Thursday, October 30, 2008

AAA Errors Leaders

First off, congratulations to the Philadelphia Phillies for winning the 2008 World Series. As always it was a long trip with ups and downs for every team, but the 2008 season that started half a world away, half a year ago, is finally over. Since my last two posts have highlighted how inept Phillies teams were historically, I'm glad Philadelphia fans have a championship to celebrate.

I was going to continue my award winners posts by talking about which pitchers saved the highest percentage of their team's wins, but I haven't gotten around to doing that yet. There's another idea of two that I was given a few weeks ago I have squirreled away as well. Busy, lazy, unfocused, whatever. I'll be posting on those topics soon.

I do have something else to talk about today though. Have you ever casually followed a minor leaguer, seen he's committed a fair number of errors, and wondered how he stacks up against the rest of his league? It's pretty difficult to find defensive leaderboards for minor league teams. Sure, individual batting stats for each minor league team on have a column for errors, but there's no way to compare players around the league short of looking at every team.

Using the data available in the minor leagues section of, it's possible to put together league leaderboards. I've only put together the numbers for AAA players so far, but once I get all the leagues done, I'll start posting by position. For now, though, I've got a listing of the most total errors committed by one player in AAA this past season. I've used the common scoring number to indicate positions played (6 = shortstop, etc.) and multiple positions are listed in order of innings played there.

Most Total Errors in AAA in 2008

1Matt TuiasosopoSEA5108919.32812716.904
2Mark SaccomannoHOU5-31321104.36452461.963
3Joaquin AriasTEX4-686739.34142354.944

Andres BlancoCHC6-5-497725.03892349.941

Matt MacriMIN6-4-5-387721.04112364.944

Jesus MerchanARI6-4-5-7113954.35122383.955

Sergio SantosTOR

8Michael CostanzoBAL5-3-2112957.75182236.958

Aaron HerrCLE
10Jamie D'AntonaARI5-3-296764.73072125.932
11Ryan RobertsTEX4-5-6-71261063.34812054.958

Mike RouseCHW

Danny SandovalCLE

Freddy SandovalLAA5-3-4-71221041.75082057.961

Brandon WoodLAA6-5104898.74102062.951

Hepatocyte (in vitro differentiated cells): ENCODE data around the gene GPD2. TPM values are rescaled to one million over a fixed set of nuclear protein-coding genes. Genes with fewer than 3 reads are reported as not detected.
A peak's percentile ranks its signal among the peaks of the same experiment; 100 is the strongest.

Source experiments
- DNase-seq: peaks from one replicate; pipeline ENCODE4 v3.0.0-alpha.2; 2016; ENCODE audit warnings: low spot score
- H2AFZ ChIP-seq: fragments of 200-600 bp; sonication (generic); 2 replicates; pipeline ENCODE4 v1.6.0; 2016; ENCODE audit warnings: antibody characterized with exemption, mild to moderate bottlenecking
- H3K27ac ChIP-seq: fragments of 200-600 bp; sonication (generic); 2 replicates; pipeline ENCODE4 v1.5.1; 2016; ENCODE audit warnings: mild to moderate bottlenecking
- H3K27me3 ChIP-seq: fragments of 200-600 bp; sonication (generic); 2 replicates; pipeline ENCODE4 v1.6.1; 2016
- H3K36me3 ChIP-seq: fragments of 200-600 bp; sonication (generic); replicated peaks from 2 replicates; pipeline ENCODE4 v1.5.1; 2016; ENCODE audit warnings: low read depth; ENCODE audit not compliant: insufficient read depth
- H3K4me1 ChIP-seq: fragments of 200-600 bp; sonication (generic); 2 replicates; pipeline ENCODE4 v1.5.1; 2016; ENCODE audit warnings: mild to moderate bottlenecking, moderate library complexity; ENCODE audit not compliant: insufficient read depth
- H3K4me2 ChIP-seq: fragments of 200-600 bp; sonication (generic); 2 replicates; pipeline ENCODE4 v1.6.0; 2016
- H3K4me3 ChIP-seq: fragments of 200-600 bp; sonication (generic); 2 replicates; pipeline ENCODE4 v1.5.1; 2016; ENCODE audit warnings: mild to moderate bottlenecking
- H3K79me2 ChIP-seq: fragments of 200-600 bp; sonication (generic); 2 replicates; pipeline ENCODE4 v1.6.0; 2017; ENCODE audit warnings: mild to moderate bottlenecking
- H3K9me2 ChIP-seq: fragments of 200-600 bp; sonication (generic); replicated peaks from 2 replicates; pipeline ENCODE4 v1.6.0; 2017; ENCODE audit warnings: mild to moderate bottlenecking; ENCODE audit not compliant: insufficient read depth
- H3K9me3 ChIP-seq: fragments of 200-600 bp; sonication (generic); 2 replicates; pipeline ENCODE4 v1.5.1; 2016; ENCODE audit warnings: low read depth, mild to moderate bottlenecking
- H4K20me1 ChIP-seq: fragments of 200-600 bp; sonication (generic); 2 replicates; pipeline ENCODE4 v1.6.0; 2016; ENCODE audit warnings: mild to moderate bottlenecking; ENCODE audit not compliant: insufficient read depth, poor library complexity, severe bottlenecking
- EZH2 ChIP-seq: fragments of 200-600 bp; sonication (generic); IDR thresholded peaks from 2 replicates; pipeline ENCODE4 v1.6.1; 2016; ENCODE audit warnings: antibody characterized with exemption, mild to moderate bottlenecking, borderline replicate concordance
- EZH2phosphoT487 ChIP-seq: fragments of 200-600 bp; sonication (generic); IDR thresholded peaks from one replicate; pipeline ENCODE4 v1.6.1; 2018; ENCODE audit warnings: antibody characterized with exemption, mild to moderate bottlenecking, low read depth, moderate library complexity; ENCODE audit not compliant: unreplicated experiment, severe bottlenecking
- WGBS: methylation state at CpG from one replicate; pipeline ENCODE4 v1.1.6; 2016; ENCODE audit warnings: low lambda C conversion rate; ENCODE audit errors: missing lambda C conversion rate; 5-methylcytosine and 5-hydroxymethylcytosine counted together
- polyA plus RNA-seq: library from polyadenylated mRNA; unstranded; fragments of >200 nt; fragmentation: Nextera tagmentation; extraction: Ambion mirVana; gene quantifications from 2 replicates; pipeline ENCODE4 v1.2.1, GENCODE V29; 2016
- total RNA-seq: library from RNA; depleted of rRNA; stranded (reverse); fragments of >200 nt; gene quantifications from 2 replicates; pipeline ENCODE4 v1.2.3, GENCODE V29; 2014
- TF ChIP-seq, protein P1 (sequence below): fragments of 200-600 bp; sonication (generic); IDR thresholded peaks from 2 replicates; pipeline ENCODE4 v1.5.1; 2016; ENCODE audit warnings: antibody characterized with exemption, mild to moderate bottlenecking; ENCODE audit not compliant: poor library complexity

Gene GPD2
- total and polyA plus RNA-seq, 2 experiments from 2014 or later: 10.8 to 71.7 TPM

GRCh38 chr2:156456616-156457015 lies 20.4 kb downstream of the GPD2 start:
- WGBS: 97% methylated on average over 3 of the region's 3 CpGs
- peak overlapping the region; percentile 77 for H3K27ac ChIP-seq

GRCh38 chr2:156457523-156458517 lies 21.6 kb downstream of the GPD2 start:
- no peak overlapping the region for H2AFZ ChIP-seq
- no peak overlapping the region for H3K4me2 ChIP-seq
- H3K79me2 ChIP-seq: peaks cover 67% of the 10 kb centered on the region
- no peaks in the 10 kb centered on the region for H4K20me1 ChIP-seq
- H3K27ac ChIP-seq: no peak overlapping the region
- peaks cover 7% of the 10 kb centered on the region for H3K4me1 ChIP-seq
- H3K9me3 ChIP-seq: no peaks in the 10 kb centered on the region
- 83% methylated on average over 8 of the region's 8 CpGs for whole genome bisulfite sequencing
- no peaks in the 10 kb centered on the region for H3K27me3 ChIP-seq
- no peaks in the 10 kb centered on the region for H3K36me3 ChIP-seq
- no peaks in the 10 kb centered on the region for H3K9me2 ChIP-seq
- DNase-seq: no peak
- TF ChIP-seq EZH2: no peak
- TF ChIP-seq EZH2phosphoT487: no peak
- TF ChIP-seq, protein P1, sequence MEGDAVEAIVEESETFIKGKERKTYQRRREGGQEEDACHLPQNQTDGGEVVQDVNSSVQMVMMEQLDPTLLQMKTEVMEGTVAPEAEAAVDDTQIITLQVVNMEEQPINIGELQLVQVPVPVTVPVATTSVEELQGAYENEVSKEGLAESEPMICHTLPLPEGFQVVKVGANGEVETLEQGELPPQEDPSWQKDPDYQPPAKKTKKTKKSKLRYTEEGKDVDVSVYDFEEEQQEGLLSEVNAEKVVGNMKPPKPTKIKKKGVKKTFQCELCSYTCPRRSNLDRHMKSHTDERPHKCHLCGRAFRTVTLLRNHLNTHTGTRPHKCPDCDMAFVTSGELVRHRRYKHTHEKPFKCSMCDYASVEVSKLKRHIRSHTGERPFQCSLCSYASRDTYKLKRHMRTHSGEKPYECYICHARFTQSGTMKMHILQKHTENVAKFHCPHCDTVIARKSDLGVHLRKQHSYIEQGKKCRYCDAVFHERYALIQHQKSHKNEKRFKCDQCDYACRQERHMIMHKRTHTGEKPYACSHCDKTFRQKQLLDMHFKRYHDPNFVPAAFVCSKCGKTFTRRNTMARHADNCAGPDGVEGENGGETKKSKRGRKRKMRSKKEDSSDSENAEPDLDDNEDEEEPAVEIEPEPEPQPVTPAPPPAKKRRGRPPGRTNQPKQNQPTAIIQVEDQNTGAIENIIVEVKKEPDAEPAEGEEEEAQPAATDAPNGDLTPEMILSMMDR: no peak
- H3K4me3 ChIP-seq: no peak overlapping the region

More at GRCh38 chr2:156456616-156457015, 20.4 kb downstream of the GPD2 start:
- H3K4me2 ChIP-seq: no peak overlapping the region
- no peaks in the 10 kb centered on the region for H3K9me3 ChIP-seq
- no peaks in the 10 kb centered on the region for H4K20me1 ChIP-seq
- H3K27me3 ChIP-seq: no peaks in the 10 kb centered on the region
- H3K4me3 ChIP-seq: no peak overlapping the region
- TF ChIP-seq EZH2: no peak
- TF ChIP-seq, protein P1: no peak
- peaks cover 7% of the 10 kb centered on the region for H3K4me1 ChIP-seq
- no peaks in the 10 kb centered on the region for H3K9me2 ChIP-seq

I think that's one category Matt Tuiasosopo didn't want to lead the league in. These lucky fifteen were the only players who managed to reach twenty errors this season.

If you looked at the fielding percentage of Tuiasosopo and Aaron Herr and thought they must be near the bottom of the league, you are correct. Among all players who spent more than 400 innings in the field, only one guy had a lower fielding percentage than those two.

Worst Fielding Percentage in AAA in 2008 (minimum 400 innings on defense)
  1. Morgan Ensberg (CLE), .891
  2. Aaron Herr (CLE/CIN), .901
  3. Matt Tuiasosopo (SEA), .904
  4. Ian Stewart (COL), .914
  5. Brendan Katin (MIL), .926
  6. Jamie D'Antona (ARI), .932
  7. Anderson Machado (NYM), .933
  8. Josh Fields (CHW), .933
  9. Luis Terrero (BAL), .937
  10. Brandon Fahey (BAL), .938
  11. Jeff Baisley (OAK), .938
  12. Enrique Cruz (ATL), .938
These were the only players to finish under .940 on the season. If you're familiar with the minor leagues you might notice the two outfielders on this list: Brendan Katin and Luis Terrero. Terrero in fact led all AAA outfielders with thirteen errors last season. Katin was hot on his trail with ten.

I think a suitable way to end this post about defensive struggles is to check out some truly bad fielding percentages. Here are the worst AAA fielding percentages for players with ten or more total chances in the field at a given position.

Casey DaiglePMIN176.647
Brian SlocumPCLE176.647
John ParrishPTOR227.682
Brandon Fahey3BBAL134.692
Mike GoslingPTOR144.714
Jeff KennardPLAA113.727
Marcus GwynPFLA123.750
Chip Cannon3BTOR256.760
Brandon VillafuertePFLA274.765
Giancarlo AlvaradoPLAA133.769

Pitcher's fielding practice, people, come on! I guess the Brandon Fahey and Chip Cannon at third base experiments didn't turn out so well. It's interesting to see how a couple organizations have multiple players but I doubt it says anything: a lot of the pitchers here are veteran guys who have spent time in more than one organization.

1 comment:

David said...

Mark that Bob's kid?